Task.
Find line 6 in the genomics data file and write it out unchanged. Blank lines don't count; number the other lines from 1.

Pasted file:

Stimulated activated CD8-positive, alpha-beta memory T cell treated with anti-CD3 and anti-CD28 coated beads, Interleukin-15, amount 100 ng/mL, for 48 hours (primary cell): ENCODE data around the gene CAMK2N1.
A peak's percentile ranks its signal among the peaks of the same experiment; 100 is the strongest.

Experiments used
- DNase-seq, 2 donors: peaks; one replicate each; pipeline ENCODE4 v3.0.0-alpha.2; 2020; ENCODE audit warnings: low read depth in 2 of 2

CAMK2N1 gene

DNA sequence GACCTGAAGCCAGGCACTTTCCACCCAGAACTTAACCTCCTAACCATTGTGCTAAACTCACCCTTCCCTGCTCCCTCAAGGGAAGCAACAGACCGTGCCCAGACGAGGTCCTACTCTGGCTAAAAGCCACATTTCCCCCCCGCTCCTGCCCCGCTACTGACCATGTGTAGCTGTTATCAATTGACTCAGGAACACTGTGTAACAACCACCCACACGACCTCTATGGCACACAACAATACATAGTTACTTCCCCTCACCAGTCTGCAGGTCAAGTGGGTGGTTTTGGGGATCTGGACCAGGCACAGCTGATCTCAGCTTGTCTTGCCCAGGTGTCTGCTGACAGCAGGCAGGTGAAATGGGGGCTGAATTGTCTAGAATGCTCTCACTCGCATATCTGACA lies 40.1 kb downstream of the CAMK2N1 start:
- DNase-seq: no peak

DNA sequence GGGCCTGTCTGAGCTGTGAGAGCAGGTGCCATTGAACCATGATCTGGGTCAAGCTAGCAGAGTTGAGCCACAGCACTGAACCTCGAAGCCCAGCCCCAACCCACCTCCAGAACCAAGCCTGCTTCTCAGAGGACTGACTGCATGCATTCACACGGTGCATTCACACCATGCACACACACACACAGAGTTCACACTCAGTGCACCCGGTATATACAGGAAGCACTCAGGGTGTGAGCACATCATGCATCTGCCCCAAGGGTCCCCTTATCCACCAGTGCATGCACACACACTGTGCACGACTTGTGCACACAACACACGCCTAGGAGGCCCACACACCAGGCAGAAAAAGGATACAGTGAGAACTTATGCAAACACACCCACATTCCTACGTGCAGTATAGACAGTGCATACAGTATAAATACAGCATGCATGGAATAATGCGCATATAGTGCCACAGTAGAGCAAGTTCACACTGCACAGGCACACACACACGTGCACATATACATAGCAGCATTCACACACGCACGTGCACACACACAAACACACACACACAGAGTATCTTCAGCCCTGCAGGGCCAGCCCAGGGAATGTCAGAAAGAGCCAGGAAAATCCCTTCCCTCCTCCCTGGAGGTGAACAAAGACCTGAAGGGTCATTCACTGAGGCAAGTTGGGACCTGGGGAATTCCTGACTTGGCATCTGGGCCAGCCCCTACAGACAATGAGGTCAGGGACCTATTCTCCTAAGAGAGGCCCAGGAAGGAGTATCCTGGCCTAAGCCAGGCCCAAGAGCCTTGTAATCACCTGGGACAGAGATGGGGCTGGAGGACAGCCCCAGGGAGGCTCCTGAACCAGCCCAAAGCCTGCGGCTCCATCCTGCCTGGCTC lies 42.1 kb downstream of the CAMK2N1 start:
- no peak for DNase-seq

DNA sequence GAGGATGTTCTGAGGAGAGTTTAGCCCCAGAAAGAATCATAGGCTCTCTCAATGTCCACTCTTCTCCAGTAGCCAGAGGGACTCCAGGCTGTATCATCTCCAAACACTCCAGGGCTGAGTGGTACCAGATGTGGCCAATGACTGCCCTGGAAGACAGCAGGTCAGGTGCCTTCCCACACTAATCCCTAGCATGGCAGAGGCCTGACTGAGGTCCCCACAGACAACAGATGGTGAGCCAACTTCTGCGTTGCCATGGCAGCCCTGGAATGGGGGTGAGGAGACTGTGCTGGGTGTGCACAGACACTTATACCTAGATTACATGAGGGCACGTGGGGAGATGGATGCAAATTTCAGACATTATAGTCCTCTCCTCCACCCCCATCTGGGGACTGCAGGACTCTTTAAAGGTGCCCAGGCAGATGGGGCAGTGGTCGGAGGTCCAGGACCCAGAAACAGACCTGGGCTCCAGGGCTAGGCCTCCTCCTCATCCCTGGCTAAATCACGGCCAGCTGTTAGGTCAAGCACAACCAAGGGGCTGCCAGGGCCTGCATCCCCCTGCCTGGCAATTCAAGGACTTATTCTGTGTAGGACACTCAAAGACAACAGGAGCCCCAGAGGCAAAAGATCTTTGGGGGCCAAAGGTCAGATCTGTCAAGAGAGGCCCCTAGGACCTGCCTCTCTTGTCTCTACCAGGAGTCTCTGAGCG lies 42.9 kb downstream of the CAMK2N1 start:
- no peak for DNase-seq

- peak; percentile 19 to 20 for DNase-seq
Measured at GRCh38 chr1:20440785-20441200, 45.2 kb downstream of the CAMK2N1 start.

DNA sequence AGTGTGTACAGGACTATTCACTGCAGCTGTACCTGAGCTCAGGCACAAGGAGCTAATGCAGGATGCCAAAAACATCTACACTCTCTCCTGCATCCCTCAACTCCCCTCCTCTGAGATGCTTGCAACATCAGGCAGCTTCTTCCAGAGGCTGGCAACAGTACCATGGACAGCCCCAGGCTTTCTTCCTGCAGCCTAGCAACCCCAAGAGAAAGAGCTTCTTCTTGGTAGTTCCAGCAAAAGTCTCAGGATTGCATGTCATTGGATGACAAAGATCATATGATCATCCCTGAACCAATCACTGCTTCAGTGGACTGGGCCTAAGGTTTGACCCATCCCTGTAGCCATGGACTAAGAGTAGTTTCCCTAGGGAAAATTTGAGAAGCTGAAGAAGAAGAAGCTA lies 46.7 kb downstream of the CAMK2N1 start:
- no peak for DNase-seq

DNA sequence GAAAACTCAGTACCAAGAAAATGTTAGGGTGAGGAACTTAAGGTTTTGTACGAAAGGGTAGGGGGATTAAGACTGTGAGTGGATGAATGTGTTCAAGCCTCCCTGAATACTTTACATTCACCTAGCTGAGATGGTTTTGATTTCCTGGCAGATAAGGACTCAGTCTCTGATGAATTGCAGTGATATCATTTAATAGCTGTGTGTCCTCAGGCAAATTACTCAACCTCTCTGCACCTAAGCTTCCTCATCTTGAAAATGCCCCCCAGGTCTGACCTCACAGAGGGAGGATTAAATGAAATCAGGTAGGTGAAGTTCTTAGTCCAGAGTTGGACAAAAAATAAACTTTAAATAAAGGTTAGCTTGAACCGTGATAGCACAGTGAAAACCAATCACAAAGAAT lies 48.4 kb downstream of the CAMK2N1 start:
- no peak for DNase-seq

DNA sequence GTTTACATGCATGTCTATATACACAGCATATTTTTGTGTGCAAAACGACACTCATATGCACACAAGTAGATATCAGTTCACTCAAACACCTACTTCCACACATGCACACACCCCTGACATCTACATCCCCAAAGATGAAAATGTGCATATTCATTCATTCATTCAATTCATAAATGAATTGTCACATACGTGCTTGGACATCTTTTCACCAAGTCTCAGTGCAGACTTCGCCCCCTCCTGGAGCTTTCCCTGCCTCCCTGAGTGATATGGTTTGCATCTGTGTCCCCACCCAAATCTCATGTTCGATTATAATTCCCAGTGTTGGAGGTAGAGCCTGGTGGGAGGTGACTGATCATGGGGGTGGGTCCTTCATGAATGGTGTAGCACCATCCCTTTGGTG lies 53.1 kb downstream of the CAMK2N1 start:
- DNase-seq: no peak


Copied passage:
DNA sequence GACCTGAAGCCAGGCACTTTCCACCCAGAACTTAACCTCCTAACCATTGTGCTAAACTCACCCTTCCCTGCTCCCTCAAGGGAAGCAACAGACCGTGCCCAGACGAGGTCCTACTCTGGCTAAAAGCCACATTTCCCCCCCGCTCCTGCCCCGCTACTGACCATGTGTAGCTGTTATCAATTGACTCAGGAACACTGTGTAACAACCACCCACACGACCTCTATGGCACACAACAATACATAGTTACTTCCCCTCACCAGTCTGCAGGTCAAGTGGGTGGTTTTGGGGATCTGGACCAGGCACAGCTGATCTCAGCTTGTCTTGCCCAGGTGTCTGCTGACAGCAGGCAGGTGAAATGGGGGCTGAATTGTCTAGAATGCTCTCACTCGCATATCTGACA lies 40.1 kb downstream of the CAMK2N1 start: